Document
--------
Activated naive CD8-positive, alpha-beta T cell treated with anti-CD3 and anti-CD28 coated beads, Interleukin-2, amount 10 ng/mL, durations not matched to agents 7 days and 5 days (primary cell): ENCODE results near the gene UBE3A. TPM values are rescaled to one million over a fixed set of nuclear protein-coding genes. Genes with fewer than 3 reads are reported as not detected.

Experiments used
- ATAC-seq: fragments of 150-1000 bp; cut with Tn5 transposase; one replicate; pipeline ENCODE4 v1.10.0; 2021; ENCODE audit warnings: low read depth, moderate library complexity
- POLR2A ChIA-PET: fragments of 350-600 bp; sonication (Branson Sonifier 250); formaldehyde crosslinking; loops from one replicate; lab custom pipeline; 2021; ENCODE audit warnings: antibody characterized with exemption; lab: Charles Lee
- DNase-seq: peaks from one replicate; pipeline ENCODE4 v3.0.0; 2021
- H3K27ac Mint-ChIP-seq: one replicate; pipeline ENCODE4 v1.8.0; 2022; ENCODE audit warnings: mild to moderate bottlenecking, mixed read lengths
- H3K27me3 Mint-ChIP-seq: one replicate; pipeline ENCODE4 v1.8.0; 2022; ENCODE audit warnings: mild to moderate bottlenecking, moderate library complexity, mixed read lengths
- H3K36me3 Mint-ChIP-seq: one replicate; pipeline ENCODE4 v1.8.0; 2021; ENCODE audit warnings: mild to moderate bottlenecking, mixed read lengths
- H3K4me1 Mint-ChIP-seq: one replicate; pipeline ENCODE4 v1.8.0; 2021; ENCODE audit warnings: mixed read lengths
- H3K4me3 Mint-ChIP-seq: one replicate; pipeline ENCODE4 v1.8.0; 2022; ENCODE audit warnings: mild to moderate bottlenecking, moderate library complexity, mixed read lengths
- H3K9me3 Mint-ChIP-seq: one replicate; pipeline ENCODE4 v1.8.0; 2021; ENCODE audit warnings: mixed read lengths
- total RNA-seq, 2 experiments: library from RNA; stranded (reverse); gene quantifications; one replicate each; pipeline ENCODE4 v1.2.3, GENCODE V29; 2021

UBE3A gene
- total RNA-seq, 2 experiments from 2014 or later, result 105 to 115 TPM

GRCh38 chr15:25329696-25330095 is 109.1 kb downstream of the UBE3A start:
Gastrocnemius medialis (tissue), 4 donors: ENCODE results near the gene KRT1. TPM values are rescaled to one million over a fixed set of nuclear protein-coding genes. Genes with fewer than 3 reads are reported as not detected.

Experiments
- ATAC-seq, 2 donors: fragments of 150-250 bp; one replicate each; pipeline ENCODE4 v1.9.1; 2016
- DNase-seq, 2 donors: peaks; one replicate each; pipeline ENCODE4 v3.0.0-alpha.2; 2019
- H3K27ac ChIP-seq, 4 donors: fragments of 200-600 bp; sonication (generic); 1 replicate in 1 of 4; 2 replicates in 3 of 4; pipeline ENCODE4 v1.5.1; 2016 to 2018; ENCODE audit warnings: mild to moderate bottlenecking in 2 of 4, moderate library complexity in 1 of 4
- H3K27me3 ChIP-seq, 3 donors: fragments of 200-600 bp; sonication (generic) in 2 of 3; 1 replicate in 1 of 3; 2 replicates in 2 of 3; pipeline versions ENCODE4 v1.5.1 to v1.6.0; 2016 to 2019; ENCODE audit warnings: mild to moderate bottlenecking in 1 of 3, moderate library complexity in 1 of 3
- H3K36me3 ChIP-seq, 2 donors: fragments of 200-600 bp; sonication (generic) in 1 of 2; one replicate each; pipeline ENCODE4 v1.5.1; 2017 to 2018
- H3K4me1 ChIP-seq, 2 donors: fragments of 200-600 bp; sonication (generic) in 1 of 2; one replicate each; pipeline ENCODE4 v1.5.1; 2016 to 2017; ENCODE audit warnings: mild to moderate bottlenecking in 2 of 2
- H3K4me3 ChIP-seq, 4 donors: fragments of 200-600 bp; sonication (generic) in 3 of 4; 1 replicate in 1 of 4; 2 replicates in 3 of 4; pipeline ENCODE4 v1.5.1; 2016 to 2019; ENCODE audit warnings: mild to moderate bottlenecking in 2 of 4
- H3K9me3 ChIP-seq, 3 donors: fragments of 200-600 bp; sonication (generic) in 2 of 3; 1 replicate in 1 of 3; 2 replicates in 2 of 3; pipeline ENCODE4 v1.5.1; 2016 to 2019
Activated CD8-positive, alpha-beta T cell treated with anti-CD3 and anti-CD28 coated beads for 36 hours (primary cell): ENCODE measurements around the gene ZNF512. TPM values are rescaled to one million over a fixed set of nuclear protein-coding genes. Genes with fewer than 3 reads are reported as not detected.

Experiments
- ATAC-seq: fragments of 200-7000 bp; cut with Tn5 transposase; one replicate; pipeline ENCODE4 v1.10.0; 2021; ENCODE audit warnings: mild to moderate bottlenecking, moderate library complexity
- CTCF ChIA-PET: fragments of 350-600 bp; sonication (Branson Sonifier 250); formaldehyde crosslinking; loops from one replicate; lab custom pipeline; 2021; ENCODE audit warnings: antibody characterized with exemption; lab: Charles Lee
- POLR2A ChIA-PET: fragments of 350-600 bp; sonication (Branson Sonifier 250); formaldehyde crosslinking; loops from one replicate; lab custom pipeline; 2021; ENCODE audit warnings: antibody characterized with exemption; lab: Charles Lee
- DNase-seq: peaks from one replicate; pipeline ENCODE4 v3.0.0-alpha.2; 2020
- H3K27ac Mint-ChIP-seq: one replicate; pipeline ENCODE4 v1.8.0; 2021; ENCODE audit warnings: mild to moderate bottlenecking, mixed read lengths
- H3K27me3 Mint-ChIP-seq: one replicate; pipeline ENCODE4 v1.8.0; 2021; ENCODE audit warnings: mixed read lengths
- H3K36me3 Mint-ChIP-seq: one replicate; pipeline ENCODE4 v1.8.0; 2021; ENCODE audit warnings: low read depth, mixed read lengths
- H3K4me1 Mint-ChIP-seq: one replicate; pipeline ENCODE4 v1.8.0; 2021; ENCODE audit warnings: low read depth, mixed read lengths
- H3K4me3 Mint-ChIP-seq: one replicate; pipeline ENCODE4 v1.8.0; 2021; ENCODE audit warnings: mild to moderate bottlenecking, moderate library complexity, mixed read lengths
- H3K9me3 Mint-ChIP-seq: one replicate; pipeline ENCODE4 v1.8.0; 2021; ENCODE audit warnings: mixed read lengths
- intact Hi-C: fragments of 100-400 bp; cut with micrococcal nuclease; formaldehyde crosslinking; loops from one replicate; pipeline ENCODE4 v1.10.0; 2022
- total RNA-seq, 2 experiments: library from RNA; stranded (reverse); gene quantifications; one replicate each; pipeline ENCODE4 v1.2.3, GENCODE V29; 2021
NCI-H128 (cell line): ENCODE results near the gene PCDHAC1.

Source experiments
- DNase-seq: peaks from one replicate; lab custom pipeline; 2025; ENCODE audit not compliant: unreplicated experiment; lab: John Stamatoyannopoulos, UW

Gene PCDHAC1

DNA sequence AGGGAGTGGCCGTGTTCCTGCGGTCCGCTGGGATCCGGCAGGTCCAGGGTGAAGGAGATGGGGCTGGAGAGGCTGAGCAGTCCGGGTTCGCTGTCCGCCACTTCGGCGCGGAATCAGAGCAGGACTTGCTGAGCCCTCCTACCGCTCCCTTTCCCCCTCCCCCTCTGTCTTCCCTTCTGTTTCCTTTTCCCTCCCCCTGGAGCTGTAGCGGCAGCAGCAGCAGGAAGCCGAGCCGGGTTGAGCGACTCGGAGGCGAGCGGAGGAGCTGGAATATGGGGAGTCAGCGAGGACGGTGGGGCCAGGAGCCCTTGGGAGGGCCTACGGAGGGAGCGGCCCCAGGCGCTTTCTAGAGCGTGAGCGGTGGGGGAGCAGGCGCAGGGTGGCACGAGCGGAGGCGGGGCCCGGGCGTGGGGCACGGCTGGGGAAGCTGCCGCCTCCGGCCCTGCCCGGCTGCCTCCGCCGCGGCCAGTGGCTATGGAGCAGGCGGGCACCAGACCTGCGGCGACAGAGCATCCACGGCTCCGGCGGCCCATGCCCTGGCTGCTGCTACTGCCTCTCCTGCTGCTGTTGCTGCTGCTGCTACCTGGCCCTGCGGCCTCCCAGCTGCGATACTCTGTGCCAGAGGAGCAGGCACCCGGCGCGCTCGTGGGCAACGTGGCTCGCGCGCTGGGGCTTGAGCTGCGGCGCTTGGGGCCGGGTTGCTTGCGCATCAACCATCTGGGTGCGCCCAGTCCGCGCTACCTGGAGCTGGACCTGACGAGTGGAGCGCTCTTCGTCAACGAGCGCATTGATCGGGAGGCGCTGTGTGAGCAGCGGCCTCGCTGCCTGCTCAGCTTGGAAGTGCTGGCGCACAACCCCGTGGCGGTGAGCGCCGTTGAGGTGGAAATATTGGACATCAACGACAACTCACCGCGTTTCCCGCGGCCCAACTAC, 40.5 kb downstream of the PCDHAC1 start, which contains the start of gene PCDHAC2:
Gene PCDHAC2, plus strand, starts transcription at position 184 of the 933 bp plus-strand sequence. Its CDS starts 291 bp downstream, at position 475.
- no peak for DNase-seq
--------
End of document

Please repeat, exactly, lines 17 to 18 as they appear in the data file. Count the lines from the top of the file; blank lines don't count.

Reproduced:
Experiments
- ATAC-seq, 2 donors: fragments of 150-250 bp; one replicate each; pipeline ENCODE4 v1.9.1; 2016